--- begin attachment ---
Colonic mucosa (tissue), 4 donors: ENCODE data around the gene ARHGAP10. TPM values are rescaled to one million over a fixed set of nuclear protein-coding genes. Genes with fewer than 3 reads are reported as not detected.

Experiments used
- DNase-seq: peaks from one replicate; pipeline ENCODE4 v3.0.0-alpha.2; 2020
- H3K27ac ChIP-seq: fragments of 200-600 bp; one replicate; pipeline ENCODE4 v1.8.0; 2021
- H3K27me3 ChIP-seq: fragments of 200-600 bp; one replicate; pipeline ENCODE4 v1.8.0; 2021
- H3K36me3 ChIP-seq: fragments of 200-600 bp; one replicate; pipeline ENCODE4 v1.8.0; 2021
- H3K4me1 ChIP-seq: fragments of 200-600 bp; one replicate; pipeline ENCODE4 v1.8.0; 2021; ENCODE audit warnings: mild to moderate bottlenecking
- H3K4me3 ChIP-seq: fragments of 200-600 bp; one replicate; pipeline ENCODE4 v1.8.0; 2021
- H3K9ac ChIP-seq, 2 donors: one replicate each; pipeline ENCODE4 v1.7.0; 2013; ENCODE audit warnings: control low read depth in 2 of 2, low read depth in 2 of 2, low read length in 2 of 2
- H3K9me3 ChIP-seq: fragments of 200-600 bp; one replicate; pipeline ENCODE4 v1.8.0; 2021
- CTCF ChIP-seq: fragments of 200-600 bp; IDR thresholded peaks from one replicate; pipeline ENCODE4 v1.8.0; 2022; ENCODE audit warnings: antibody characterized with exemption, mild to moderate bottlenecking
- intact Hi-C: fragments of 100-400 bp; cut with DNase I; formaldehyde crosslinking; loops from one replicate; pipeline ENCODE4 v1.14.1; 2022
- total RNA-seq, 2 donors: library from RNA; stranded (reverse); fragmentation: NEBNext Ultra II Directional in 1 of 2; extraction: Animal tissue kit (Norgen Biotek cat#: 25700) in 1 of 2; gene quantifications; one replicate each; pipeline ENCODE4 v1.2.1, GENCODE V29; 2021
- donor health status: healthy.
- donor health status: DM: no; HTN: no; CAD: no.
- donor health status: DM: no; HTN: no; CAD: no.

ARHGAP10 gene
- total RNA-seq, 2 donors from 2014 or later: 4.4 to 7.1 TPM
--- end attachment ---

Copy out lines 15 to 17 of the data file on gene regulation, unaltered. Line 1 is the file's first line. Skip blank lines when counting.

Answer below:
- donor health status: DM: no; HTN: no; CAD: no.
- donor health status: DM: no; HTN: no; CAD: no.

ARHGAP10 gene